Page Two

By David Coursey  |  Posted 2004-06-03 Print this article Print

Earlier I mentioned Apple could perhaps get out of the hardware business, keeping operating systems and apps and porting them over to an Intel platform. Or maybe Apple could drop the PowerPC platform for Intel and stay in the hardware business. I like the idea of an Intel-based Mac that could be sold with a "double your Windows back" guarantee for people who want to switch to Windows after using Mac OS X. More likely, it would be used as a dual-boot machine for folks like me whod really rather use a Mac but have Windows apps we just cant do without.
If Apple were smart, it might also build Mac OS X for Intel atop a Linux of some sort. Im not sure why FreeBSD, which lives under the current Mac OS X, isnt good enough for the Linux crowd, but it doesnt seem to be. So if youre going to port the OS to Intel, why not make the switch to Linux? When I think about an Apple-designed Intel box capable of running Mac OS, Windows and Linux—perhaps all at the same time—I really get excited.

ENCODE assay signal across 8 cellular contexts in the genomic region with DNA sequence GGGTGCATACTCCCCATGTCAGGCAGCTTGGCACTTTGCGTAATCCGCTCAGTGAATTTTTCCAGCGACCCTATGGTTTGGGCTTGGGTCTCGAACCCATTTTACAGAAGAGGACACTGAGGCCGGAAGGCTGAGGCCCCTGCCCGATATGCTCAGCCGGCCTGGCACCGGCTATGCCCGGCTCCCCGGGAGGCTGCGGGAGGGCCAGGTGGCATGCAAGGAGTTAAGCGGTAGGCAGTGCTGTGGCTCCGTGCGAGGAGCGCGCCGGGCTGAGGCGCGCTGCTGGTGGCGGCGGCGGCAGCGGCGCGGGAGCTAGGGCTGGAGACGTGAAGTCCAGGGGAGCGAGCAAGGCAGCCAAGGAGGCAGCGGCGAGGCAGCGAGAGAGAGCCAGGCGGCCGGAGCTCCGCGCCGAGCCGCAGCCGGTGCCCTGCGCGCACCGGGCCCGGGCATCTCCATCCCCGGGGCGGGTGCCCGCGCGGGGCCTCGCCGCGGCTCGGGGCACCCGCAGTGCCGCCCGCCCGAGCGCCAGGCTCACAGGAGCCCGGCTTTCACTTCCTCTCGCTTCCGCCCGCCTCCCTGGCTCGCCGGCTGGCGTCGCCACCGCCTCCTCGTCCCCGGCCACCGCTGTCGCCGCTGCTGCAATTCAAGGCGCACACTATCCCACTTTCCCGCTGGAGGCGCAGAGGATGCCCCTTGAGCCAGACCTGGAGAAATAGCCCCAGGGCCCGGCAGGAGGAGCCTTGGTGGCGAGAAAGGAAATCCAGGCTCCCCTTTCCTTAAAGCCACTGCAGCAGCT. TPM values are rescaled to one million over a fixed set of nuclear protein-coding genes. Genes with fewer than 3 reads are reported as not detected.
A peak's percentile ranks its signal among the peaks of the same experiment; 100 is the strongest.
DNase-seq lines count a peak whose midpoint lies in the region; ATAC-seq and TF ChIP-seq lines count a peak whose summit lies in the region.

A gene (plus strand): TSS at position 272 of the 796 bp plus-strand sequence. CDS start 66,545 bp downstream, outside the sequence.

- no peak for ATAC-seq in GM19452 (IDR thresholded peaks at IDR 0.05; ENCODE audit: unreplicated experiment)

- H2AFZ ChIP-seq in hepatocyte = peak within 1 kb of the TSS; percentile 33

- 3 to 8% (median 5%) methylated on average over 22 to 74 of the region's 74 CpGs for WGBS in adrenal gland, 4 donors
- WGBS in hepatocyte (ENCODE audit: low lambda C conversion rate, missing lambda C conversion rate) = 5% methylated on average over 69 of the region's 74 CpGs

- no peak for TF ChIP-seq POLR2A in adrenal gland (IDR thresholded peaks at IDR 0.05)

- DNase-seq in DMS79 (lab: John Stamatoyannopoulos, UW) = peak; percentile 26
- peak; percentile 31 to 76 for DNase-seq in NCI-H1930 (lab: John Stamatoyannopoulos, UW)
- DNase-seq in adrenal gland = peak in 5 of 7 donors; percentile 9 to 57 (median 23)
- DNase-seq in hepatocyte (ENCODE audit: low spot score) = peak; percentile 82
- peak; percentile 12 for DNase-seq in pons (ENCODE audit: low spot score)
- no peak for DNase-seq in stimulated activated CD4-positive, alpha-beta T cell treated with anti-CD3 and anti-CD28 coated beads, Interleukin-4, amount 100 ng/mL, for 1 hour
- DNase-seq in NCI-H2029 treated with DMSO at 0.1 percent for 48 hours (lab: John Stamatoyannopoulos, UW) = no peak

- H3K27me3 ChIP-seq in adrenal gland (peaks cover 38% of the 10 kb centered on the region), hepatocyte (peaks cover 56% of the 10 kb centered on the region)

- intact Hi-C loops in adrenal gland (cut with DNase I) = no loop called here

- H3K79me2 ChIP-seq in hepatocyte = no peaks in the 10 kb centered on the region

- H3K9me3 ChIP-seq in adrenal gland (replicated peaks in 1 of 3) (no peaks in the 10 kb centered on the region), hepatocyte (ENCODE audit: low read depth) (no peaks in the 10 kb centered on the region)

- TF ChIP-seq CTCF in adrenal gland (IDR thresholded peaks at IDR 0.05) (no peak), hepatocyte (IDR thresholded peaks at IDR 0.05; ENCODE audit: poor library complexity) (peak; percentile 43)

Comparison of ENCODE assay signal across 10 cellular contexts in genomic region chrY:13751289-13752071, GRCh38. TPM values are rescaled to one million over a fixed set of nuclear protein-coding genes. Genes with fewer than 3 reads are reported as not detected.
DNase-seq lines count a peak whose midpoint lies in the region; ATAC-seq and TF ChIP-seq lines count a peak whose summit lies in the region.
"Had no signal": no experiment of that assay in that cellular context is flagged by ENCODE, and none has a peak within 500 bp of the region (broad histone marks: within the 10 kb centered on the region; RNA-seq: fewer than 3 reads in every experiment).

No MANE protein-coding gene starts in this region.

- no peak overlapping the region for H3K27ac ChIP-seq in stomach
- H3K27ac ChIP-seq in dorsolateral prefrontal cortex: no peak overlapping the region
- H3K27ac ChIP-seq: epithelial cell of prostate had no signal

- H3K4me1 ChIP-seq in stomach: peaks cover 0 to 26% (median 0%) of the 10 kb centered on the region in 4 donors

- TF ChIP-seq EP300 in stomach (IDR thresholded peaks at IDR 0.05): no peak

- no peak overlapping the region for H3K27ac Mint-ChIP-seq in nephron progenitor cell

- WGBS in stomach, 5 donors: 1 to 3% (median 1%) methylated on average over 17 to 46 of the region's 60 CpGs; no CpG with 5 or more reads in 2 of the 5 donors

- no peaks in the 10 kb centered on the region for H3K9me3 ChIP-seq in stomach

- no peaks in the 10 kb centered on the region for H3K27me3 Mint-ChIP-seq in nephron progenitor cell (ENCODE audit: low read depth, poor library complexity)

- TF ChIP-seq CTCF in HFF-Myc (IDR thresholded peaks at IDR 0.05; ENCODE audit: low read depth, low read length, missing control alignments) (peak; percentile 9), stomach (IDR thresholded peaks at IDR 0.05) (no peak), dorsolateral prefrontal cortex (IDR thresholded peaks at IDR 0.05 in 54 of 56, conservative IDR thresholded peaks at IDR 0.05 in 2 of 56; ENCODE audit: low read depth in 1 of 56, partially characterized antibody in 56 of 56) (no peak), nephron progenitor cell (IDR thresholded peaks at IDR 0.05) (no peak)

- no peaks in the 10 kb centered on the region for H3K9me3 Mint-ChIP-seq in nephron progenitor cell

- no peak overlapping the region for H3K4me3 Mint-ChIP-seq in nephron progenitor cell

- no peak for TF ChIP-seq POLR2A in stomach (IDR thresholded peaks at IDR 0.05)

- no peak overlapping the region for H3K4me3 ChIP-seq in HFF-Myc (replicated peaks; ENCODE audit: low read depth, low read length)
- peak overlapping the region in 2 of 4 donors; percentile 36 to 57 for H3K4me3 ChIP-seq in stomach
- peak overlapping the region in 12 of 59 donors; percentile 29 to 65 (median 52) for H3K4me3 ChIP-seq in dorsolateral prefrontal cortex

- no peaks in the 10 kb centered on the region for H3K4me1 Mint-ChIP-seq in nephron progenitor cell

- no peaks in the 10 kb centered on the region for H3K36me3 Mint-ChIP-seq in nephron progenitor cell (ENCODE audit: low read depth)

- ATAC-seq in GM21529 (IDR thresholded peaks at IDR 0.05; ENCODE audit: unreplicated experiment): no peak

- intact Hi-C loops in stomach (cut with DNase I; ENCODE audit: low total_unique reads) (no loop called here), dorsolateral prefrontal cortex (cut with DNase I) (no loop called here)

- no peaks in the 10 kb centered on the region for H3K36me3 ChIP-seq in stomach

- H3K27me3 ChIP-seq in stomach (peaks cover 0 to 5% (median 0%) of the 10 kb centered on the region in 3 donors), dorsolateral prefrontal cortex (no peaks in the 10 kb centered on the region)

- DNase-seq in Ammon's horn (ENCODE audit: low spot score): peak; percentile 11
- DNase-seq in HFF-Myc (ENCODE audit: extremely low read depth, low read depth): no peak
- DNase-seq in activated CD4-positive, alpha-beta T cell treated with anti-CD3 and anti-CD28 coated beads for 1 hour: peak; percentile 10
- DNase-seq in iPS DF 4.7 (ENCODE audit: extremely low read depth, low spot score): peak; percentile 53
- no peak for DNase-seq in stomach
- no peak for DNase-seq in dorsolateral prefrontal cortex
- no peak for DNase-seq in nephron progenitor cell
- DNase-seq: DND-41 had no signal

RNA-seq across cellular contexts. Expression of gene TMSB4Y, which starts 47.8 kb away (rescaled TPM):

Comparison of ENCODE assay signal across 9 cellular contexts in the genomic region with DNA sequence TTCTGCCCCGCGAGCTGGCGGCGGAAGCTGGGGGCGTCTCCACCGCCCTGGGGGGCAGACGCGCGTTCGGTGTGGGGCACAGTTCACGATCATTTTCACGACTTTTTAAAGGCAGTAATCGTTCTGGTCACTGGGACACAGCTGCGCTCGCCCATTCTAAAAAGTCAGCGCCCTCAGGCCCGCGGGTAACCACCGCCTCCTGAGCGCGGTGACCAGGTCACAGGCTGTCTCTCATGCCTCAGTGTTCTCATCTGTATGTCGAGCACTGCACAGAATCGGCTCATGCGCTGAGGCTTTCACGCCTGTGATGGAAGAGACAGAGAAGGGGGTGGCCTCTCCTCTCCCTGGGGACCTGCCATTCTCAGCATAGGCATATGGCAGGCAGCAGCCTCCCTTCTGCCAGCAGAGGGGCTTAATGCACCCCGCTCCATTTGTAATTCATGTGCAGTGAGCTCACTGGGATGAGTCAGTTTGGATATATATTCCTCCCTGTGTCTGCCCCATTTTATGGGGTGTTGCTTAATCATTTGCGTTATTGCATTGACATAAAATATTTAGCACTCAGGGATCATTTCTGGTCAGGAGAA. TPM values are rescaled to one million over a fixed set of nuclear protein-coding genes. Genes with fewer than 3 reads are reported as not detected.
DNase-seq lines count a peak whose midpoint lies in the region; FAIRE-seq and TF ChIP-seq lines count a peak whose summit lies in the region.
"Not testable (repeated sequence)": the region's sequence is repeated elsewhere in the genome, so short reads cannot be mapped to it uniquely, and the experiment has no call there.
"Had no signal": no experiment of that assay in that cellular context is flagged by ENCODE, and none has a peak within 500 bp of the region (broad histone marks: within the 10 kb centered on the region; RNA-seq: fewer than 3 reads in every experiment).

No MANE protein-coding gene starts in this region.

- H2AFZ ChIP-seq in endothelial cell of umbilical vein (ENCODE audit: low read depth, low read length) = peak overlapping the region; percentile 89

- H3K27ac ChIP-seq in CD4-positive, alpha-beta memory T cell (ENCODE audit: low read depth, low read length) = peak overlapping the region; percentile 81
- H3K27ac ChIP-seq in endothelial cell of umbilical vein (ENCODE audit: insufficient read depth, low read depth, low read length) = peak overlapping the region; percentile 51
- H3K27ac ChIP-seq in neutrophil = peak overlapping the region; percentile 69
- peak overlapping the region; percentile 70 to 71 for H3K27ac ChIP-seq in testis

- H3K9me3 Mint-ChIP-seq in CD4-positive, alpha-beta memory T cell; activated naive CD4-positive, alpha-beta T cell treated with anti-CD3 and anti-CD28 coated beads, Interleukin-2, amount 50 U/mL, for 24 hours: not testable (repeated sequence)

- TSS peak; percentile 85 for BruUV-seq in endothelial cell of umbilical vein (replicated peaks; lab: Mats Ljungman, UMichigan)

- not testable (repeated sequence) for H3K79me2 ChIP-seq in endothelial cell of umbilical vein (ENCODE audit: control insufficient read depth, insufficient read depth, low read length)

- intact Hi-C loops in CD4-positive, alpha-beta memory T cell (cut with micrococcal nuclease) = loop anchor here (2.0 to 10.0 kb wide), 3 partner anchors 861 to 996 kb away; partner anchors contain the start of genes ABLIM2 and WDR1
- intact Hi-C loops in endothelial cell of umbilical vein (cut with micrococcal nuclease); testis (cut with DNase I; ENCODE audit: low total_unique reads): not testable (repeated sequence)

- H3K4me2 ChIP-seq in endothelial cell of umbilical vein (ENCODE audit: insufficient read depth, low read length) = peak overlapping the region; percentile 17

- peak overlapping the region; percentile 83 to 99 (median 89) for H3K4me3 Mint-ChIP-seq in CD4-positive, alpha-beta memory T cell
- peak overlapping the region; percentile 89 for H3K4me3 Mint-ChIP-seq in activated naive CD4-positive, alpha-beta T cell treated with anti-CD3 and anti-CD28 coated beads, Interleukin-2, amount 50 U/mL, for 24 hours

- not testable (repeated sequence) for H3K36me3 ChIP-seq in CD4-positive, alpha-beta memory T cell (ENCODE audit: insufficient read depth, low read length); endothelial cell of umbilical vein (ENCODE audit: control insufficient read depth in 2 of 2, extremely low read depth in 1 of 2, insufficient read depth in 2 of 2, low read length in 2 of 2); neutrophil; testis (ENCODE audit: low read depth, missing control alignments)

I also get really depressed because I know this will never happen. Just like I know Apples servers ought to be a bigger deal with enterprise customers than they will ever be. But at least I have some hope the server business will improve—while an Intel-based Mac is pure fantasy. Check out eWEEK.coms Macintosh Center at for the latest news, reviews and analysis about Apple in the enterprise.

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One of technology's most recognized bylines, David Coursey is Special Correspondent for, where he writes a daily Blog ( and twice-weekly column. He is also Editor/Publisher of the Technology Insights newsletter and President of DCC, Inc., a professional services and consulting firm.

Former Executive Editor of ZDNet AnchorDesk, Coursey has also been Executive Producer of a number of industry conferences, including DEMO, Showcase, and Digital Living Room. Coursey's columns have been quoted by both Bill Gates and Steve Jobs and he has appeared on ABC News Nightline, CNN, CBS News, and other broadcasts as an expert on computing and the Internet. He has also written for InfoWorld, USA Today, PC World, Computerworld, and a number of other publications. His Web site is

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